“Last night in Mississippi, he even promised ‘we will do a landslide’ in 2020, after a razor-thin electoral victory (and substantial popular vote loss) in 2016. ‘Who the hell’s gonna beat us? Look! Who’s going to beat us?’ Trump asked, after amping up his frequent riff about former Vice President Joe Biden as a lightweight he’d love to crush.”
Said one former aide: “The greatest moment in Donald Trump’s life was when Hillary Clinton called and conceded the 2016 election. Nothing about actually being the president has ever lived up to that.”
Yeah, keep telling your voters that no one will ever beat you. See how much they turnout for you.
What the NY Times article detailed isn't just what rich people do. It's what criminals do. I detail here: https://t.co/d56eaFkN05
— Paul Waldman (@paulwaldman1) October 3, 2018
“More than 40 people with potential information into the sexual misconduct allegations against Supreme Court nominee Brett Kavanaugh have not been contacted by the FBI,” NBC News reports.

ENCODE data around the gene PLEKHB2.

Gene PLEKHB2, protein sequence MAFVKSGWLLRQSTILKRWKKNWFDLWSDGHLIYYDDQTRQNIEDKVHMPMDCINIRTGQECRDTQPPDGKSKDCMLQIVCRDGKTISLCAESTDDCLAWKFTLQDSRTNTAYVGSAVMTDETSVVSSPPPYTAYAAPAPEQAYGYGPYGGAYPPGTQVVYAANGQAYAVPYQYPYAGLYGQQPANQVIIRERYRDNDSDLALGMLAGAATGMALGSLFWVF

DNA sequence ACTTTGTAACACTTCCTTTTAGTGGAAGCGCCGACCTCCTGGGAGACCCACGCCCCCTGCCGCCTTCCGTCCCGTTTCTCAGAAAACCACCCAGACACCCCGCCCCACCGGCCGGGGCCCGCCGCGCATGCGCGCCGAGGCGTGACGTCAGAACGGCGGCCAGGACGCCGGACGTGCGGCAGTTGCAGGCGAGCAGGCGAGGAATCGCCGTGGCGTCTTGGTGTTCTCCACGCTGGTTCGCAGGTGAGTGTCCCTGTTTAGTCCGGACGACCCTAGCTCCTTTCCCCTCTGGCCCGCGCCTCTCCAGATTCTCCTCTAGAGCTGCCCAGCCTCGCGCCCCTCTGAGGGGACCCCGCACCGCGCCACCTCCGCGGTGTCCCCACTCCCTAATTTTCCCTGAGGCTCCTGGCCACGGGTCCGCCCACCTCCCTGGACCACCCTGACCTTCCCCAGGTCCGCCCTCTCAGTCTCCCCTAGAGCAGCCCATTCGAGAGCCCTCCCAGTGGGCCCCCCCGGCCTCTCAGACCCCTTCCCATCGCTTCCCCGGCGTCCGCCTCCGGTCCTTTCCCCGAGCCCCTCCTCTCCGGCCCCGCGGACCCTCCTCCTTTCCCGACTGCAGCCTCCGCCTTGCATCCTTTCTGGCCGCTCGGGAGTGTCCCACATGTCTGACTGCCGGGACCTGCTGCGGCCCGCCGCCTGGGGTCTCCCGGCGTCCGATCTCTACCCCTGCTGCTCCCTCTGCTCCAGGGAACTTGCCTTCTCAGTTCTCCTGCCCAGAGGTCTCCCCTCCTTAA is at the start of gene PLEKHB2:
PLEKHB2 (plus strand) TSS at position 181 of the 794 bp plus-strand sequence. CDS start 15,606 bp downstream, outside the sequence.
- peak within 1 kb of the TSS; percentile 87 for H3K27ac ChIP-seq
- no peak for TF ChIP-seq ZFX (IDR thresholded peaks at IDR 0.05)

“The bureau is expected to wrap up its expanded background investigation as early as Wednesday into two allegations against Kavanaugh — one from Christine Blasey Ford and the other from Deborah Ramirez.”
“The FBI hasn’t interviewed Supreme Court nominee Brett Kavanaugh or Christine Blasey Ford because it doesn’t have clear authority from the White House to do so,” Bloomberg reports.
“Instead, the White House has indicated to the FBI that testimony from Kavanaugh and Ford, who has accused him of attempting to rape her when they were in high school, before the Senate Judiciary Committee last week is sufficient.”
“In an unprecedented move, Republicans on the Senate Judiciary Committee on Tuesday released an explicit statement that purports to describe the sexual preferences of a woman who has accused Supreme Court nominee Brett Kavanaugh of misconduct,” the Washington Post reports.
“The statement, which was circulated to the hundreds of journalists on the Judiciary Committee’s press list, was from Dennis Ketterer, a former Democratic congressional candidate and television meteorologist who said he was involved in a brief relationship with Kavanaugh accuser Julie Swetnick in 1993… In his statement, Ketterer said Swetnick once told him that she sometimes enjoyed group sex with multiple men and had first engaged in it during high school.”